So you have to be cognizant of all of those things as well.
What are the most common injuries you see for new runners when they are coming into your clinic?
It’s the inside of the shins for the new runners.
It’s like the calf is the thing that everyone gets.
But it’s not the calf, it just feels like it’s the calf. What happens when you start running that’s different than everything else is your bone bends on the inside.
It goes into a bit of a tension, it bends inwards, and your bone is like, what the hell are you doing. And it takes a long time to adapt.
I mean, fractures take six weeks to a year to really grow. And so when you’re running, you’re building new bone.
First you’re breaking it down, which happens all the time and then you’re building it back up. And you’ll get sensitized, so that’s the big one.
That’s why you really need to go slow.
And it’s also normal to have that type of pain for a while.
Is building up gradually the way to go and help avoid or minimize that pain?
Oh, build up gradually and don’t follow a program that everyone else follows if you don’t feel it’s right for you.
Those programs are all based on averages and they’re trial and error.
They don’t work for everyone.
When I started running, I really eased into it. I couldn’t even do the running room program. It was too aggressive for me.
Holding back when you feel good (yes, it’s hard!)
I was doing three-in-ones and two-in-ones. And I was relatively fit, cardiovascular wise.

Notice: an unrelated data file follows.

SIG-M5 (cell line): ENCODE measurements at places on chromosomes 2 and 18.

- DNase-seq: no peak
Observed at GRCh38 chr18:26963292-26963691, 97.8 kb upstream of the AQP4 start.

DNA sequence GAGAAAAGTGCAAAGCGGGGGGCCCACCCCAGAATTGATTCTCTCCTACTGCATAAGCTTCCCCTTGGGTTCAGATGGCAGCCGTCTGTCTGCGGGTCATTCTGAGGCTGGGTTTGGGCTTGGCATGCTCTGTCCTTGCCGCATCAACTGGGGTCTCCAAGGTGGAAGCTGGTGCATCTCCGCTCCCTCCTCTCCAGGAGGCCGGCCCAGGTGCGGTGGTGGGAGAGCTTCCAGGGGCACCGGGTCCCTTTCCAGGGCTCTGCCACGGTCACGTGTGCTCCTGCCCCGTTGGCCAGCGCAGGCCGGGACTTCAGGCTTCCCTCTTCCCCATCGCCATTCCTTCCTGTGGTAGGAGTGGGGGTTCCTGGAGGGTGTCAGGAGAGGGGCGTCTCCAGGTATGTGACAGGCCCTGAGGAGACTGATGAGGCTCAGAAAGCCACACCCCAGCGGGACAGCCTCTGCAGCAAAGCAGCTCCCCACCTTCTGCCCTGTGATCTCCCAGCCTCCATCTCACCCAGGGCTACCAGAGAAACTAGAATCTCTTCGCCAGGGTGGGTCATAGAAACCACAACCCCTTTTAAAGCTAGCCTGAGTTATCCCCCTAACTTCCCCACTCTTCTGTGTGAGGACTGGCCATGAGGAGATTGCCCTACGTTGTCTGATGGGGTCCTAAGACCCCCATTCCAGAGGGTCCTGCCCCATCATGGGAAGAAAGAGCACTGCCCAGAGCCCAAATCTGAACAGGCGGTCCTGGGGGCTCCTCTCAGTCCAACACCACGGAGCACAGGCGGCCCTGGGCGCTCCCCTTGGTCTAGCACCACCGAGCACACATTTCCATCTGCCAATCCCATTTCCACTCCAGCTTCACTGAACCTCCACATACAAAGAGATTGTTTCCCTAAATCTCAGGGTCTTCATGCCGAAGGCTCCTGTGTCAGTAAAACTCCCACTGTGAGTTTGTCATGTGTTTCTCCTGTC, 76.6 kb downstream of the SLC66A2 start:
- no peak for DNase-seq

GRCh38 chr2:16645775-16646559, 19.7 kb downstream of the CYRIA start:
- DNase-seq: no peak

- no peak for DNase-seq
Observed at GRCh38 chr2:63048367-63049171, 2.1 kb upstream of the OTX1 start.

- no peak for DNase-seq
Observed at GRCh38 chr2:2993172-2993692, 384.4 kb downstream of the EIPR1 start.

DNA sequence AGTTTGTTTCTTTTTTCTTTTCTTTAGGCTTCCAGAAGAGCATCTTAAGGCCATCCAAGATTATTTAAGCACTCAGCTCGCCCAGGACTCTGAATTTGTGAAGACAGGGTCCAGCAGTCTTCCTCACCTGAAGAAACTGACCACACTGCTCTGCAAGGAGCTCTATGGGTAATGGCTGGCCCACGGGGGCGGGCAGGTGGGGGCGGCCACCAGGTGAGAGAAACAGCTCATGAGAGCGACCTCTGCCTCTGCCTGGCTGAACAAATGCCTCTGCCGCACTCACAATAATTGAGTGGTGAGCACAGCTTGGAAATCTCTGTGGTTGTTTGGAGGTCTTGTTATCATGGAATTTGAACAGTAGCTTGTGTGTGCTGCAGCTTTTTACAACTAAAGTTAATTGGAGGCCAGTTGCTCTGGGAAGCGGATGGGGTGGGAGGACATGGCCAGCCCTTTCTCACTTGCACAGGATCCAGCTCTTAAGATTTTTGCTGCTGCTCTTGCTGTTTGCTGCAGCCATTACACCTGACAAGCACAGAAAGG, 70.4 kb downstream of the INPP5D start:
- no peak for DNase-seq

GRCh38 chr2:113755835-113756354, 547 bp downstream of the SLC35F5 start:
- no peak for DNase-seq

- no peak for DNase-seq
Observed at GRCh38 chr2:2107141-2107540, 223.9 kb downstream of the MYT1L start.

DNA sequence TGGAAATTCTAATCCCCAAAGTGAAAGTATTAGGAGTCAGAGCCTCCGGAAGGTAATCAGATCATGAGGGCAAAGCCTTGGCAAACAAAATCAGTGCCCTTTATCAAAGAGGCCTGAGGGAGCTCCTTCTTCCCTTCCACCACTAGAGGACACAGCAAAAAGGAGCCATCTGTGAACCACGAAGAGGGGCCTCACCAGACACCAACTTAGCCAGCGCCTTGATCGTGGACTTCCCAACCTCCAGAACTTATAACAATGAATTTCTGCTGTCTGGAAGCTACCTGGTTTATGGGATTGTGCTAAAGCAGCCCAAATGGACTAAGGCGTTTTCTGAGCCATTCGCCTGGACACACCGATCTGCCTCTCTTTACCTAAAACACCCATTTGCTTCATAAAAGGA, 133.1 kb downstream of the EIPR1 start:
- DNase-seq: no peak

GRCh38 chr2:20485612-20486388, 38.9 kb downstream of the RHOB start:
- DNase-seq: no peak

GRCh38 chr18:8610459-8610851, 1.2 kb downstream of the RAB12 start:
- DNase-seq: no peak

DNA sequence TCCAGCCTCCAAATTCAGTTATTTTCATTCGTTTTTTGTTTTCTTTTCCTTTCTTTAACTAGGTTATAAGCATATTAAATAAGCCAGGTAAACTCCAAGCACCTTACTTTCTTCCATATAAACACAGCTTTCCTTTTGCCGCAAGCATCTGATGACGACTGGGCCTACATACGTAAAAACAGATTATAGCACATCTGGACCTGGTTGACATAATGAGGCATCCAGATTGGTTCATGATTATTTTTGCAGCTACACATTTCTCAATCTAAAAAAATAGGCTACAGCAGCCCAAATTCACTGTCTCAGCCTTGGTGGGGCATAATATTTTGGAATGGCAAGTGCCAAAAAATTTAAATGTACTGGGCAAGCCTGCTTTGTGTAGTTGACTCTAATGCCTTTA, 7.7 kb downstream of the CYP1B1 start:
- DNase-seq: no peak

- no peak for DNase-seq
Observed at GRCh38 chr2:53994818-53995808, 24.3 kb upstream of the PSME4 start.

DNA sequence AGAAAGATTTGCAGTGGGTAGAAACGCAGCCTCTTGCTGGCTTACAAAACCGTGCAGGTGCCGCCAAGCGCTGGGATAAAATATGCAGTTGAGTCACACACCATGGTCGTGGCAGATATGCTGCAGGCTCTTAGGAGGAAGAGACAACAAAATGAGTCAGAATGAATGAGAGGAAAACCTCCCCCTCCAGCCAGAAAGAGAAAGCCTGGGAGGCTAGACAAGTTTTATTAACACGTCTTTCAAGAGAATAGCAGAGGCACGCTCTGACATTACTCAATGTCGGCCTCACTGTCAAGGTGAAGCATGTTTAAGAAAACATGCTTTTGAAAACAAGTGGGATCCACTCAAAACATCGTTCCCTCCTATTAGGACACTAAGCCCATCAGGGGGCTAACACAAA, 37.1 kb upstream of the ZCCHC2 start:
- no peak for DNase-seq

But my body wasn’t ready or my connective tissue wasn’t ready for it. So that’s a problem, too.
Runners are going to start feeling better six to eight weeks into a program. And they’re going to want to run harder because their heart and lungs can handle it. And they got to hold themselves back a bit as well.
And we’re just publishing a paper on this now where we’re arguing that strength training, even if it’s actually with a dead lift where you do it through a full range of motion, is even better for flexibility training than just straight up static stretching.
Every time you have a muscle that feels tight or like it’s holding on, strength training is often the best thing you can do for it.
So for any minimal aches and pains, the best thing is to train it. It’s almost like you are strengthening for sure, but there’s some way where you use it and you use it a lot.
And then it’s like you teach the brain that it’s okay, I’m strong.
I can handle this and it’ll relax and then that pain will eventually go away.
Experiencing some pain and soreness when you start running is normal.
Do not ignore the pain and take note of its level on a 1-10 scale.
If the pain is 4 or below, does it go down as your run progresses? If yes, keep going. If it gets worse as you run, stop the workout and see how you feel tomorrow.
Also pay attention to your running form. If you’re experiencing pain and you change your form and favour a particular side of your body, shut it down.
And when in doubt, get checked out by a registered physiotherapist or another medical practitioner that works with athletes.